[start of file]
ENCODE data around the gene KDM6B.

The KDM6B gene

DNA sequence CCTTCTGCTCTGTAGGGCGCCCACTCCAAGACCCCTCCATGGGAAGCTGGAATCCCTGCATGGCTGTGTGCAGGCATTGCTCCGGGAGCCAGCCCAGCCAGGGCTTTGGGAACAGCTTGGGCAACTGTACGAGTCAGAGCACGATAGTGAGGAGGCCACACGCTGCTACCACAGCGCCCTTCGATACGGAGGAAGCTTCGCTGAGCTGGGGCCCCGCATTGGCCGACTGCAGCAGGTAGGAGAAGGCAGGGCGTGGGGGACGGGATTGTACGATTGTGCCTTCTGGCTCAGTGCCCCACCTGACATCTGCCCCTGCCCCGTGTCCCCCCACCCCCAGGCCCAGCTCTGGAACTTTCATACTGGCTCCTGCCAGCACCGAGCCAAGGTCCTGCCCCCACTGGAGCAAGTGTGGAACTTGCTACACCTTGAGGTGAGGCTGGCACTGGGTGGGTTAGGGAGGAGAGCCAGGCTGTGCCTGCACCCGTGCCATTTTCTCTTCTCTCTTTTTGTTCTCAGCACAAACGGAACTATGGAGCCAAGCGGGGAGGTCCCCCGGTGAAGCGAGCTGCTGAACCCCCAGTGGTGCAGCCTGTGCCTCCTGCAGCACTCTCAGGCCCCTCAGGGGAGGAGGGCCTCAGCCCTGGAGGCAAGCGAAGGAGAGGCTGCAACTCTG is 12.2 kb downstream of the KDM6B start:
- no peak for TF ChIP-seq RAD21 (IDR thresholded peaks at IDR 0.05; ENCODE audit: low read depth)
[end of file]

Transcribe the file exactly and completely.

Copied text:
ENCODE data around the gene KDM6B.

The KDM6B gene

DNA sequence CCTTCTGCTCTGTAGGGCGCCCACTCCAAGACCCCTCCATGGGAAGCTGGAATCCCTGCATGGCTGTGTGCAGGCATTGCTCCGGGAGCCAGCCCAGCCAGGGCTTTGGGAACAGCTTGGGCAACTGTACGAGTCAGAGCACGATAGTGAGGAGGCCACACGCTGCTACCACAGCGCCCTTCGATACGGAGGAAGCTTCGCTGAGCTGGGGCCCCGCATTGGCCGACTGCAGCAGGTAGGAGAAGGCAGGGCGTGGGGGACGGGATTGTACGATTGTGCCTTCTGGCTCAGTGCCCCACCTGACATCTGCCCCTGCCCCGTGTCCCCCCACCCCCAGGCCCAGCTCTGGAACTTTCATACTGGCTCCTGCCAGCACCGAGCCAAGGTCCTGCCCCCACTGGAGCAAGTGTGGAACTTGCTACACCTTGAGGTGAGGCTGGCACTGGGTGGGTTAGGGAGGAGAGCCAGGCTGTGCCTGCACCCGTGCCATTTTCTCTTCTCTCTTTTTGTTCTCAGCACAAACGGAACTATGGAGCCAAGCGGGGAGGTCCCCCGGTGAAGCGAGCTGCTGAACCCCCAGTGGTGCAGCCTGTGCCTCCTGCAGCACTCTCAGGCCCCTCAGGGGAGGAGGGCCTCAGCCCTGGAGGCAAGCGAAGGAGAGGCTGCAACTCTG is 12.2 kb downstream of the KDM6B start:
- no peak for TF ChIP-seq RAD21 (IDR thresholded peaks at IDR 0.05; ENCODE audit: low read depth)